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Why Scientists Want to Add More Wood Pulp to Our Food

Finnish research group VTT highlighted yogurt as one food that could really benefit from wood products, saying that xylan, derived from birch pulp, could make it smoother.

by Wyatt Marshall
Jun 6 2016, 8:00pm

Just a couple of months ago, cheese lovers were in an uproar when it was revealed that quite a few brands selling "Parmesan" cheese were filling their faux fromage with cellulose, a.k.a. wood pulp. The outrage!

But while strangely dusty Parmesan doesn't pair well with San Marzanos, ingredients derived from wood may actually have a place in the future of food. Scientists are now saying yogurts, baked goods, and meats of the future could all actually benefit from the addition of a little bit of wood.

Researchers at the VTT Technical Research Centre of Finland published a report stating that wood-derived polymers like xylan, fibrillated cellulose, and lignin could improve the texture of foods and could even help lower cholesterol.

READ MORE: Cheap Parmesan Is Made from Delicious Wood Pulp

Perhaps counterintuitively, the report suggests that many of the foods that could benefit the most are decidedly soft. The VTT highlighted yogurt as one food that could really benefit from wood products, saying that xylan, derived from birch pulp, could help create smoother yogurts. Even better, researchers observed that xylan broke down slowly in the digestive system, meaning eating xylan yogurt could be a less fart-y experience than eating the yogurts of today.

Photo via VTT Research.

Fibrillated cellulose, on the other hand, could be used as a thickening agent, and would be useful in fermented dairy products—again, yogurt seems like a likely beneficiary. Tests also indicated that incorporating fibrillated cellulose into foods could potentially help lower cholesterol.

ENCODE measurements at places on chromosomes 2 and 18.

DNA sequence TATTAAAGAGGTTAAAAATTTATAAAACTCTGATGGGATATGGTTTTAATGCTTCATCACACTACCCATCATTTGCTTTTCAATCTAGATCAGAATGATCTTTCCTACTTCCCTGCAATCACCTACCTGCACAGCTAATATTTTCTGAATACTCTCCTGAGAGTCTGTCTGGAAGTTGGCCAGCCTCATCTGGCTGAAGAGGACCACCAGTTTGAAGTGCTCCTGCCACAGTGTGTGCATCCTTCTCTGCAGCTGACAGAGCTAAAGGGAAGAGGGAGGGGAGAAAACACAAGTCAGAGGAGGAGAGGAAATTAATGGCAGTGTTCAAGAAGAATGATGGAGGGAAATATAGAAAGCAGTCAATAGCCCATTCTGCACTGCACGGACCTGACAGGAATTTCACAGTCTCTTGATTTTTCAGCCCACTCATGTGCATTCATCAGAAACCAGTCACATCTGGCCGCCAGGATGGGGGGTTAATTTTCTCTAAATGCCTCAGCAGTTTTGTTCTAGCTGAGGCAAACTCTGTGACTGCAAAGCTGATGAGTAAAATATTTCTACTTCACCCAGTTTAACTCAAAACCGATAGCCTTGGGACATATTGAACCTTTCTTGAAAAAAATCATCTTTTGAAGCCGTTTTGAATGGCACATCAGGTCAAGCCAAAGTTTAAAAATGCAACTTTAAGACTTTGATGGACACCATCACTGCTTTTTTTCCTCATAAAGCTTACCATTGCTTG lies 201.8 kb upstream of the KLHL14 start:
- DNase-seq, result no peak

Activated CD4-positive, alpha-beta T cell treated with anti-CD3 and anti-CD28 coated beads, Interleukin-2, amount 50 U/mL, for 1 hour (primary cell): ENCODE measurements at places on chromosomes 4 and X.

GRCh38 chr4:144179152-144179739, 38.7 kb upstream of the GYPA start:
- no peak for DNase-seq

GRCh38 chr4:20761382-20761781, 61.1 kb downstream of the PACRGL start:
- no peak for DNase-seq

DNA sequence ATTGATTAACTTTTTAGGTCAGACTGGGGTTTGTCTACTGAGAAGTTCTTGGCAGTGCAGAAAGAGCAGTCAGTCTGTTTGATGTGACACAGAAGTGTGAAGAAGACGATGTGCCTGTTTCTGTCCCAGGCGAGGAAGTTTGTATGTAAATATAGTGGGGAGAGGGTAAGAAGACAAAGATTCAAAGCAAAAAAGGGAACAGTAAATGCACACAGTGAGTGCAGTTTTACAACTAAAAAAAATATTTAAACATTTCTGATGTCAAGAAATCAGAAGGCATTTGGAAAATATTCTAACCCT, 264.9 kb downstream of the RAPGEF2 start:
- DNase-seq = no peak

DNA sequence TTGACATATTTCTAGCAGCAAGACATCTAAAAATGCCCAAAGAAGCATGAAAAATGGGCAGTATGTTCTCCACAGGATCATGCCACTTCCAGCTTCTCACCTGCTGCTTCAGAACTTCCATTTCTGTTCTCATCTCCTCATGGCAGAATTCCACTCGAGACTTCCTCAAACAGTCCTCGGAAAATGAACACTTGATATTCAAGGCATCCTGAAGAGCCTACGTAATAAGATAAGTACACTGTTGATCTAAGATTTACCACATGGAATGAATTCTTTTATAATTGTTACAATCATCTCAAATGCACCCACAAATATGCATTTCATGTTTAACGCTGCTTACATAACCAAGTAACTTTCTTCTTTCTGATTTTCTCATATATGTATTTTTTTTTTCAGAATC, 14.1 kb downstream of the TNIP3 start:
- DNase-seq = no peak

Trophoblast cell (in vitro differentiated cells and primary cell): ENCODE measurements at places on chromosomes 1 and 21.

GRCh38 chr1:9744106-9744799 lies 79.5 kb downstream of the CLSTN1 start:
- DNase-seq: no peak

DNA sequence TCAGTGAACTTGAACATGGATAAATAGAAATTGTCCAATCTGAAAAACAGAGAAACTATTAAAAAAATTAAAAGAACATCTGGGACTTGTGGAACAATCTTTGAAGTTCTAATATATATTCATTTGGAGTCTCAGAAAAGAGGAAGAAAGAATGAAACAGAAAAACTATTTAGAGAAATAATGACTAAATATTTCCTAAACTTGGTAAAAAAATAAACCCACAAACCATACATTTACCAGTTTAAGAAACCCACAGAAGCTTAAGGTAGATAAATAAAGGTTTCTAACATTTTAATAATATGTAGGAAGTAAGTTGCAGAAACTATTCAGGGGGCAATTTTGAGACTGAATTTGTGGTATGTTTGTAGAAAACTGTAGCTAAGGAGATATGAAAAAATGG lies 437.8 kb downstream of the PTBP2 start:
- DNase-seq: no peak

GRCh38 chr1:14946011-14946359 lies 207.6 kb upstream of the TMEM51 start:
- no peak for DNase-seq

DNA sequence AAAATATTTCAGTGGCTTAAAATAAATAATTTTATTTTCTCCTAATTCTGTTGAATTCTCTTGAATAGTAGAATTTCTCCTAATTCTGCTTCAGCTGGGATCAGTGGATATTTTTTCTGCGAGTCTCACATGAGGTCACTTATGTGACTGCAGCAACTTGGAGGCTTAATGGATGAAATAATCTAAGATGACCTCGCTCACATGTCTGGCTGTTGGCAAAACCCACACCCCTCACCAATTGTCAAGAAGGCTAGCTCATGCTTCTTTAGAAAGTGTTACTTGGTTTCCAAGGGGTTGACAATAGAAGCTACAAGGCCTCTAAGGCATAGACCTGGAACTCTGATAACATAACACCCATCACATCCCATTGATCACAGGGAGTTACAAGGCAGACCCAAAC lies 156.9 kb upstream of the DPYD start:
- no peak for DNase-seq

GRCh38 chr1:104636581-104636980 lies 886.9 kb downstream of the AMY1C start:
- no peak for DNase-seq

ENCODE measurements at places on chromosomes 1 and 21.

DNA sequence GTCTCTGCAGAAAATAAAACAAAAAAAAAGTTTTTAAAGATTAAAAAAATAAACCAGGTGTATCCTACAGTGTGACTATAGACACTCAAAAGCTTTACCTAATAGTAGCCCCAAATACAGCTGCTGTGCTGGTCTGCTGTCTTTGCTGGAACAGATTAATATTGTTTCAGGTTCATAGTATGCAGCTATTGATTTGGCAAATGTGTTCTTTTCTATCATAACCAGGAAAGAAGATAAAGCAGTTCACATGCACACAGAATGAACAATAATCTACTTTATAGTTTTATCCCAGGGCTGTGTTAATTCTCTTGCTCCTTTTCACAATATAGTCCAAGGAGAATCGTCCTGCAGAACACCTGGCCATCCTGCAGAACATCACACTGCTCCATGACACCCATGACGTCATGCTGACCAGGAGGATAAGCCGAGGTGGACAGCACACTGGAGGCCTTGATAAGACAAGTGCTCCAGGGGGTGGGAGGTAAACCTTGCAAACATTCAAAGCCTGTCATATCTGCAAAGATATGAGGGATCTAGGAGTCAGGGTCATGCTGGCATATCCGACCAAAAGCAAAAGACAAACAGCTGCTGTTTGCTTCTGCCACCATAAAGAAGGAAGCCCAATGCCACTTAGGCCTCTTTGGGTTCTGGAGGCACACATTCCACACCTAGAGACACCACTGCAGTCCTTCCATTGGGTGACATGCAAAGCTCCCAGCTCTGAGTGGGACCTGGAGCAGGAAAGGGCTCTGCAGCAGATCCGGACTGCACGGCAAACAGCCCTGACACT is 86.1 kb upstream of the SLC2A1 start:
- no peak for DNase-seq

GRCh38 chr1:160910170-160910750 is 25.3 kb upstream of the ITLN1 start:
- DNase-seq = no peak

Thankfully for the lactose intolerant among us, it isn't just yogurt that can benefit from incorporating wood into foods. The VTT used lignin—a type of complex polymer that serves as a support tissue in certain types of plants—to make muffins, and found that it served as a "surprisingly efficient" substitute for eggs and egg yolks. It also proved to be an effective emulsifier in mayonnaise, and helped bring out juiciness in meat. Michelin-starred chefs of the world take note: lignin also can improve the texture of foams.

Some wood-based ingredients have been legal for a long time—cellulose, the offender in the fake Parmesan cheese incident, among them. Others, like lignin, would need approval from regulatory bodies before making its way into food products. But some day, buried amongst the xantham gum and yellow number 5 on the ingredient list of some of your favorite foods, you might find wood-based ingredients that will actually make your food smoother and tastier. Who wood have thought?

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